Before Aghaa’ Hat Co., Cindy Gutiérrez-Kräpp had another business, called Pins & Needles. This business, she explains, focuses more on the teaching aspect of her work. Along with creating her products, she also taught classes at the El Paso Museum of Art, the El Paso Museum of History, and the El Paso Museum of Archeology.

In essence, her work has always centered around a love “love of textiles.” What she picked up teaching workshops and working under Pins & Needles turned into Aghaa’ Hat Co.

“They kind of meld together because what I learned in becoming Pins & Needles is now in the hats. So like weaving, and bead weaving, and embroidery and all that kind of stuff now translates into the hat-making,” she said.


Aghaa’ Hat Co. runs on quality materials and fabrics that pay homage to her roots and her culture while also being durable and tell a story.

The arrangement of hats and accessories that line up at Aghaa’ Hat Co. feature handwoven beads and fabrics, leather braids, peyote stitching, as well as repurposed rabbit and beaver felts. Gutiérrez-Kräpp said that the felts “already had another life.”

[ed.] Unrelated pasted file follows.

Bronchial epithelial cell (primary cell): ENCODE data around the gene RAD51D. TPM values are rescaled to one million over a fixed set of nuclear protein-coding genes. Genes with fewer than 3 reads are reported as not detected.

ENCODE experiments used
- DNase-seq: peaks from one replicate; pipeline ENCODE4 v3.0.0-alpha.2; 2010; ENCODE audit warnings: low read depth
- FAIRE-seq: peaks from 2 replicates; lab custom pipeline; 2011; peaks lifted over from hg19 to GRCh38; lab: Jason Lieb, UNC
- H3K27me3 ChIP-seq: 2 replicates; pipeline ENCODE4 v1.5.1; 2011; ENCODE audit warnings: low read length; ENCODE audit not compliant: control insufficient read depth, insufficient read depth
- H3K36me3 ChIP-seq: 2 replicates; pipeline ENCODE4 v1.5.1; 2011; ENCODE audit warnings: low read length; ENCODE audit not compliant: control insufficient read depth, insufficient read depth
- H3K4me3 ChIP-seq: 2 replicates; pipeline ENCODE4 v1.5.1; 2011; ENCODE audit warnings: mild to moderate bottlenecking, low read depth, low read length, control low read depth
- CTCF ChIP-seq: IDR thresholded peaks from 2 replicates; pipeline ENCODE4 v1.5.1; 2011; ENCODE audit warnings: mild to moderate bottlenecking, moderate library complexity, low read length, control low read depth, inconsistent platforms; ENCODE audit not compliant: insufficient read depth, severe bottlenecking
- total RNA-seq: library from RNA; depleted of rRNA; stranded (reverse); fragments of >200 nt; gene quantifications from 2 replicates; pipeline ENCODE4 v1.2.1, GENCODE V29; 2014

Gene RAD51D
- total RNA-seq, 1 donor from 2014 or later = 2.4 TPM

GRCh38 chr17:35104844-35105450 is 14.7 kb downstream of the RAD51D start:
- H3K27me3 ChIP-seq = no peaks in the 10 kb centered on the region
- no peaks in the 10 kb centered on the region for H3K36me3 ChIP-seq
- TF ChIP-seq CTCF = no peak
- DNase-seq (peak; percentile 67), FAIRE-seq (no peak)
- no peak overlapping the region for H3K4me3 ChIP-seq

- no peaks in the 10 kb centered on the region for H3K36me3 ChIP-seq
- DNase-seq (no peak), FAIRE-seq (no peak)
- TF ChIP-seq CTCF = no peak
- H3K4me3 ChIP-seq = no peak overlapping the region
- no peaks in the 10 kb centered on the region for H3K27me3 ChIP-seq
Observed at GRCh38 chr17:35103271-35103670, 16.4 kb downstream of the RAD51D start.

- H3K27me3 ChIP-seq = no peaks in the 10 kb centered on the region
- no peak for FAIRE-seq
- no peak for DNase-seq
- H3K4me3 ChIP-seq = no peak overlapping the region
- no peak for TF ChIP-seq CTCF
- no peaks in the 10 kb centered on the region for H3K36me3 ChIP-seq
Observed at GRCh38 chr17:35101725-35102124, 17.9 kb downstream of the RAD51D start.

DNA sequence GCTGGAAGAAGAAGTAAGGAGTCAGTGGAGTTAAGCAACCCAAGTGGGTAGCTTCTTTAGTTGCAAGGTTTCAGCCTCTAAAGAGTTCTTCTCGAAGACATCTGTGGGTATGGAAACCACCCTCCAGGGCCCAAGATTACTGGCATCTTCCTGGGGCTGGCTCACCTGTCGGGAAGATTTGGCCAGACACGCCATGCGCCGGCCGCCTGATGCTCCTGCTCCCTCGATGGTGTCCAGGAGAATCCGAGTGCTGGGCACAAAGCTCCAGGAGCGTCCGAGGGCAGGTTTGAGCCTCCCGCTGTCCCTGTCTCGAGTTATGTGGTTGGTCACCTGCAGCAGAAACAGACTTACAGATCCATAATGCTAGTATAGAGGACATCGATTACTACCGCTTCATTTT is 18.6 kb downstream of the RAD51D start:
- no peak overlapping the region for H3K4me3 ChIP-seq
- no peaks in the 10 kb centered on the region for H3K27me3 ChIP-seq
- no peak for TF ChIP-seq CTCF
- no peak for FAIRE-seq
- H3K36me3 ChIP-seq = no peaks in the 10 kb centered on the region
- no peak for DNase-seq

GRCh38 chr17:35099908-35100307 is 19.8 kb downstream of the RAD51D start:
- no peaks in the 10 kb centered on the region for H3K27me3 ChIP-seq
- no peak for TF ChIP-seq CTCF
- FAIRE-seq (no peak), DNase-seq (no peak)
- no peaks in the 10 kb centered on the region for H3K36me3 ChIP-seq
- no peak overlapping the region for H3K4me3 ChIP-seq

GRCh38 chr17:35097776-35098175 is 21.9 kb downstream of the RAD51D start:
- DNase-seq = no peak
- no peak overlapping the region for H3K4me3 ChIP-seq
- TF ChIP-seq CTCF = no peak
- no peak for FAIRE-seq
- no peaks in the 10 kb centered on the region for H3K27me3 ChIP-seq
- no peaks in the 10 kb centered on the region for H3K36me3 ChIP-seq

In the world of fast and cheap fashion, Aghaa’ Hat Co. runs in the opposite direction. To start, prices run higher than something you could buy at a chain store. But competition such as Star Western Wear and Cavender’s start at $300 and can run up to $1,000 or more.

Cindy Gutiérrez-Kräpp said Aghaa’ Hat Co. prices start similarly, starting at $325 with a simple hat band. But there are some differences in accessibility.

“Some people will say that’s too expensive. But I’ve never had someone say that’s too expensive and just be negative. It’s more like ‘oh, that’s very expensive but I can see why.’ And that’s great. Everything is done by hand. Steam, hat blocks, there’s no machines,” she said.

To begin with, Aghaa’ Hat Co. only asks for half payment upfront. Gutiérrez-Kräpp credits this to her wanting clients to have something that they can be proud of, will represent them, and that if taken care of properly, will last a lifetime she said.

Additonally, the craftsmanship and narratives told in each hatband are based on Gutiérrez-Kräpp’s impression of each individual client.

“So for one, I made a hatband and it was a story of the land- because we have land out in Sierra Blanca- and how it felt to be there. Whether it be coyotes always coming around when you’re camping out there or all the cacti, the mountains, the sky, the water, those are a part of that hatband.”

Collaborative Spirit